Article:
Narcolepsy, dopamine and tyrosine.

Recently, I have been intrigued by the link between dopamine and narcolepsy.  About a year ago, I had a blood test done for neurotransmitters, which indicated that I had normal serotonin, but low circulating dopamine. Nutritionally, this would indicate a deficiency in intake of L-tyrosine, or maybe a defect in the conversion to dopamine, or some other mechanism of dopamine release in the brain.

I didn’t really appreciate the bloodwork, until I realized there were signs of dopamine deficiency in family members on my mother’s side. My maternal grandfather has long suffered with restless legs syndrome, which can be caused by dopamine deficiency (and, also iron deficiency, which is important for dopamine storage and neurotransmission in the brain). Prior to going gluten free, I often struggled with restless legs, and still cannot take anti-histamines without feeling like my legs are going to dance off my body (anti-histamines are known to aggravate RLS).

I also am a runner, and thrive off of the runner’s high that I get. Running stimulates the release of beta-endorphins, which disinhibit dopamine transmission. In otherwords, running increases dopamine levels in the brain.

In addition, my mother, sister, and I have all struggled with attention deficit disorder (ADD), which has been demonstrated to be connected to low dopamine transmission.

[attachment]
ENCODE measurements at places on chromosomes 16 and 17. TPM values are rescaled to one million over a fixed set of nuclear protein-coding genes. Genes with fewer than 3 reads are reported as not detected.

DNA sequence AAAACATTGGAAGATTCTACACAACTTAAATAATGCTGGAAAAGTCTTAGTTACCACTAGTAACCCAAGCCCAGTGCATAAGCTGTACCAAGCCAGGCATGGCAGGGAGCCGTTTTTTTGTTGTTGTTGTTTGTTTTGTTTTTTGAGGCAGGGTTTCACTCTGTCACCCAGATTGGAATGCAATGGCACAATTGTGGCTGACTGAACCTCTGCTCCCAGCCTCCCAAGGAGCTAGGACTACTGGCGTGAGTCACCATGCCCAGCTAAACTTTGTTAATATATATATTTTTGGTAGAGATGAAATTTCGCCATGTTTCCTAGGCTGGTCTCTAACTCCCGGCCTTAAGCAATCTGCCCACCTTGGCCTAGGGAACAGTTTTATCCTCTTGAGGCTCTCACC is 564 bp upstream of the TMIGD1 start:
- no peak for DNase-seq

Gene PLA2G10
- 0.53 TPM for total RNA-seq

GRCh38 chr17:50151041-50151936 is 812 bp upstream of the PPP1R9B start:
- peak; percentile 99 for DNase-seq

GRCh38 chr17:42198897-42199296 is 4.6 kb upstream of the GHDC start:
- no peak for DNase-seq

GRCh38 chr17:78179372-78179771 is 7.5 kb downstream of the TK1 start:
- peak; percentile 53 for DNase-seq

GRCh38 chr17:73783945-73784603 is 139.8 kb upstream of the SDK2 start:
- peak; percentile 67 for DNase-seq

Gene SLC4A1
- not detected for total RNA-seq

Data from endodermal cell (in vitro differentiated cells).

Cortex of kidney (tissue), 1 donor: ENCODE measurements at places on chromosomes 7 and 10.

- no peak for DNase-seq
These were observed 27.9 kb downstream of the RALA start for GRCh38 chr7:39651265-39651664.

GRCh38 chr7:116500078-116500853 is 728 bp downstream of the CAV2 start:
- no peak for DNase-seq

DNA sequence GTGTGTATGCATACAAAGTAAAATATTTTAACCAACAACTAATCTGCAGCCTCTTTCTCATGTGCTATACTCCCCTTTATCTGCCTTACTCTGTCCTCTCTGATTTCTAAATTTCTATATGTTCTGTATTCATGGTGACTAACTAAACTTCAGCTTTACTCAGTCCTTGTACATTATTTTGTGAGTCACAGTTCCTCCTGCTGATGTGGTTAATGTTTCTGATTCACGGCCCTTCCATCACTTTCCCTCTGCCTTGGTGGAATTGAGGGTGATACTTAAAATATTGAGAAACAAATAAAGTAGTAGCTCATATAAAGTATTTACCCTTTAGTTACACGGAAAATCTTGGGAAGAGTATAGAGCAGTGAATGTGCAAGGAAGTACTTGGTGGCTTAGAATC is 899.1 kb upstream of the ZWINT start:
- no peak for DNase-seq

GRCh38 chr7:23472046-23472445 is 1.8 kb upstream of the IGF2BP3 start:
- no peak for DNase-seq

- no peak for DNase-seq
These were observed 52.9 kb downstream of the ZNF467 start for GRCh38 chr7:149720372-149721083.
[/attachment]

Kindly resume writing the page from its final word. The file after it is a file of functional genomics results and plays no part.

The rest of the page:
Though not well currently reviewed in the literature, dopamine and narcolepsy appear to have a close association with one another. Orexins act on dopaminergic nuclei, which express orexin receptors, indicating that orexin influences dopamine neurotransmission. In rats, infusion of orexin increases dopamine in the brain. Additionally, increases in orexin (and correspondingly dopamine) increased the time the rats spent awake. For narcoleptics, a deficiency in orexin neurons and orexigenic neurotransmission could cause a secondary dopaminergic neuron transmission deficiency. (i.e. – if orexin isn’t released, dopamine isn’t released).

From a therapeutic perspective, dopamine agonists have long been used to treat cataplexy and excessive daytime sleepiness associated with narcolepsy.  Amphetamines (such as Ritalin) have long been used to reduce daytime sleepiness associated with narcolepsy, and amphetamines have been shown to increase levels of dopamine in the brain. In addition to the traditional stimulants, a more recently adopted wakefull-ness promoting drug, Modafinil, has also been shown to increase dopamine (and histamine) release, potentially by inhibiting the reuptake of dopamine.